It’s been a busy start to Autumn.
Last week, Chris Young and I were at the Stamford Arts Centre to give a talk in aid of Marie Curie. I talked about the gardens and its 400 year old history and he talked about being the editor of the world’s largest garden magazine (RHS The Garden.) As you can see he knows how to hold an audience.
Strange, there were plenty of people there when I spoke….:)
Actually, it was a lovely evening, with lots of questions and the dedicated committee raised nearly £2,000 for Marie Curie. We were delighted to have been a part of it.
Then on to Burghley House.
Alexandra, our florist, created a stunning display in the Black and Yellow Room as part of their Shakespearean flower festival. We represented the Hidden England Group with a floral extravaganza based on Othello. What initially seemed like a tall order became a great play to interpret and Alexandra wove meaning and pathos into her beautiful design. As the weather has been so mild, most of the flowers came from our gardens. To be working in natural materials, in an Elizabethan palace next to this extraordinary bed with its intricate embroidery, was deeply life enhancing.
With all my attention focused outside the gardens this week, it was lucky the boys were still hard at it.
The meadows are now cut and are being cleared. The old season is passing and a new one arriving. The hay is bundled into a huge pile to rot down before returning to the gardens as mulch.
In the flower beds, the continuing mild weather has given our late bloomers the chance to show us what they can really do.
Particularly, TITHONIA! When I posted on twitter that we had finally had success with this tender annual there was a certain amount of bemusement. ‘What’s taken you so long?’ asked @UltingWick.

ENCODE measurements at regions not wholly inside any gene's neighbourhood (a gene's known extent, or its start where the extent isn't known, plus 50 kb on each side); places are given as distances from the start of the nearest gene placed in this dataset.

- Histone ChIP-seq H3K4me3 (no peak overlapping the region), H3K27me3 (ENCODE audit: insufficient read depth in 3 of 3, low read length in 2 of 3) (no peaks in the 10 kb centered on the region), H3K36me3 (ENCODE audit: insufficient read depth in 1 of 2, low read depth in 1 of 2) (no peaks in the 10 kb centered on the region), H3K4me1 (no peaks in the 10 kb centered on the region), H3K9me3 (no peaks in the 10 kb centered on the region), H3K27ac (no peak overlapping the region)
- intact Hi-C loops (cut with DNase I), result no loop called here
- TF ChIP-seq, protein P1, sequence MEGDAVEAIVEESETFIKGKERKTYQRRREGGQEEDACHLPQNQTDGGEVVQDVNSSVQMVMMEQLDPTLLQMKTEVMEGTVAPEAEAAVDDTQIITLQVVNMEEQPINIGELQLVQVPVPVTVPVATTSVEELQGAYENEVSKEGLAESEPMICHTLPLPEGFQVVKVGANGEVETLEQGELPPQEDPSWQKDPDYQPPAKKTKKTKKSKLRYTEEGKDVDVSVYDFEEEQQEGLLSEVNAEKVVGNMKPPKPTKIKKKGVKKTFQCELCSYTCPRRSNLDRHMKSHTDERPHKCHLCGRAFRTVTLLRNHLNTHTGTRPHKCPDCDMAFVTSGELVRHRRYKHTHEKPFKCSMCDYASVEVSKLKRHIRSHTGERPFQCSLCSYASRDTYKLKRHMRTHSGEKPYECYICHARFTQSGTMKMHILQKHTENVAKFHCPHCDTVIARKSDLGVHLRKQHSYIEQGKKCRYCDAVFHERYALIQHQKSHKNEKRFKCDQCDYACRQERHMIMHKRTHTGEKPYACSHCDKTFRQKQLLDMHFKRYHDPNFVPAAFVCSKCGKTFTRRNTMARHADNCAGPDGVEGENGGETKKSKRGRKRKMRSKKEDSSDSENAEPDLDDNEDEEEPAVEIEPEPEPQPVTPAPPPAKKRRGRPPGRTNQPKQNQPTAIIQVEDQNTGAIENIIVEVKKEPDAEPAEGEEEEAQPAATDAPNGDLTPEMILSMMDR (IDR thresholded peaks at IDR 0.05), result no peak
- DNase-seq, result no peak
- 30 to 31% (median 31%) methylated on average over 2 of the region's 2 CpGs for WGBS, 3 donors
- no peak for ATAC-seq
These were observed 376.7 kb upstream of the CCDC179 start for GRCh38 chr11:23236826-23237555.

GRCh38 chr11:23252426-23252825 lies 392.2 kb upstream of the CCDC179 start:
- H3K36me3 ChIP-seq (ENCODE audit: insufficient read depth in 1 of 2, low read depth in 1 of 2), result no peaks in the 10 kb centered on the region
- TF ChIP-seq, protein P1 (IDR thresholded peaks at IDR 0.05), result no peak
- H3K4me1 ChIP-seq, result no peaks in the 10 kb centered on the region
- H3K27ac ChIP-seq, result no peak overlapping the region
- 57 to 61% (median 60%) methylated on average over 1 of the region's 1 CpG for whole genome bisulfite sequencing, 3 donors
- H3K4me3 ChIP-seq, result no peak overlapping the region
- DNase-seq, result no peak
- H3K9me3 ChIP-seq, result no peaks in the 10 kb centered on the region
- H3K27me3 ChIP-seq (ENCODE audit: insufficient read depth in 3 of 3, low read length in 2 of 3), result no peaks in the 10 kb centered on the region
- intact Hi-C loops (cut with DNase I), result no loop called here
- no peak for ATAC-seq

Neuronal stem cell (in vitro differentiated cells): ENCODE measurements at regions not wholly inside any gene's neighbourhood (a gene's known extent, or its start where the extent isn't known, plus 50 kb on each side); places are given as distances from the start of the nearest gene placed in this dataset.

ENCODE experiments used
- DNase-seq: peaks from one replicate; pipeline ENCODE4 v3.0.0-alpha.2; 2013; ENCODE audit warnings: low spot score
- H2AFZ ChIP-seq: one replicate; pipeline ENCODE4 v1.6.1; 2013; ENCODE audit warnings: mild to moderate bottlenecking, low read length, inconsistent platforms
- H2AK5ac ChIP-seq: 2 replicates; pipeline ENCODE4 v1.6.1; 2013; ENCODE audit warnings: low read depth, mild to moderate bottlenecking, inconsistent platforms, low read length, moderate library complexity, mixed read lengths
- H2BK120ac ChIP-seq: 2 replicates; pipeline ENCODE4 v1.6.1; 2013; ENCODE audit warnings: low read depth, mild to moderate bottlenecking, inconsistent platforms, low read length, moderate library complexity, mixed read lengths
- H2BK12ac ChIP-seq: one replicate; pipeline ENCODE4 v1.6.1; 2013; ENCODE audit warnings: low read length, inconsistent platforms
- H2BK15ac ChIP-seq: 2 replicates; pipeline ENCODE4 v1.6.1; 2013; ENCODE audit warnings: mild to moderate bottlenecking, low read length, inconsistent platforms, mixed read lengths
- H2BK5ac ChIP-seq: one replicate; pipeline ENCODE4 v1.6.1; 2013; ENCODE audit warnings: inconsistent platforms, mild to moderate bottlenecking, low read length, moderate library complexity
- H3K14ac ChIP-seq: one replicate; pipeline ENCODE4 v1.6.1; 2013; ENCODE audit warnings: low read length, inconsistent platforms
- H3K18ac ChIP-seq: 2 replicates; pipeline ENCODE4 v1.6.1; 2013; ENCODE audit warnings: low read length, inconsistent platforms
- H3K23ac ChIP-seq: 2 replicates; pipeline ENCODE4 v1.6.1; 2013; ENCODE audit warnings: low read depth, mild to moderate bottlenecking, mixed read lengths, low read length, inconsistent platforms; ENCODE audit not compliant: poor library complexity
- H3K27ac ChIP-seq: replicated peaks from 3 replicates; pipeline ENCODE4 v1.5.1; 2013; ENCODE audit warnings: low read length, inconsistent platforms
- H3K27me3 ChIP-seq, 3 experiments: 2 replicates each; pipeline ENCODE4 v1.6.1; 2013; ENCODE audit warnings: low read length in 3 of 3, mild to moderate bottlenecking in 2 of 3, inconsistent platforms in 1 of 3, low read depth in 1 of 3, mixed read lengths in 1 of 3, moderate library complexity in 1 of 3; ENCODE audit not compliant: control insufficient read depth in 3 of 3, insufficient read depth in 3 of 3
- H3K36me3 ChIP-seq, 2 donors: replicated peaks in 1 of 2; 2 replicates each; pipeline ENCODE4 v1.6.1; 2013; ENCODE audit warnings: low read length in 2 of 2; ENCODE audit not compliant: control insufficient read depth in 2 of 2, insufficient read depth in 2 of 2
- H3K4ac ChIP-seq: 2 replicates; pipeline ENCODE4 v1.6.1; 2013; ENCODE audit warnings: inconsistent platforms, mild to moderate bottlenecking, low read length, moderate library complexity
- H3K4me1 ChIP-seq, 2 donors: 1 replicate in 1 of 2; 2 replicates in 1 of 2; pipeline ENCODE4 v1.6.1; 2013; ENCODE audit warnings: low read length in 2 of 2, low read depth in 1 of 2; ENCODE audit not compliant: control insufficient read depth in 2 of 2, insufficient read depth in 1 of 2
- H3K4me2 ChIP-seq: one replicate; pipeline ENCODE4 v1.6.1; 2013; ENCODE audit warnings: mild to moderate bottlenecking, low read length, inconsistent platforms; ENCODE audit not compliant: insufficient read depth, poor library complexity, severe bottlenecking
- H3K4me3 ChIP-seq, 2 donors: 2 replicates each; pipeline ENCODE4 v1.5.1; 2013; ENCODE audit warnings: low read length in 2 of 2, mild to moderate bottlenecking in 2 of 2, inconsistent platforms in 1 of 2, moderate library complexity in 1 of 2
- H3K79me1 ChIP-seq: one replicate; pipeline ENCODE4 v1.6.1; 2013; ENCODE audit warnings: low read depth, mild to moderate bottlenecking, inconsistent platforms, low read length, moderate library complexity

Tithonia rotundifolia ‘Torch’ (see below) likes a sheltered spot, good soil and a mild spring – none of which we could supply when we first started on the garden restoration. Building up the beds by lining them with boards to allow a greater depth of soil has had an impact throughout the gardens. We added large amounts of organic matter, repositioned our late summer plants and here is our reward.
If these fresh colours in the borders and pickery make us feel that the season will go on forever, there are other reminders of change. This creeper (below) needs to be cut to the ground every two years or it will swamp the building. We grow it for the ephemeral display of deep red it gives us now.
Nearer to the ground, Colchicum ‘Waterlily’ is making its annual appearance in fine grass. This double flowered variety is particularly good as it tends to flop more elegantly than its single relations.
The ultimate symbol of an Autumn walled garden has to be ripening pears. It’s a waiting game. One misty day they will give off that golden sweetness that tells us, and the late wasps, that they are finally ready. I will probably eat far too many and feel a bit ill. (I hope the wasps do too.)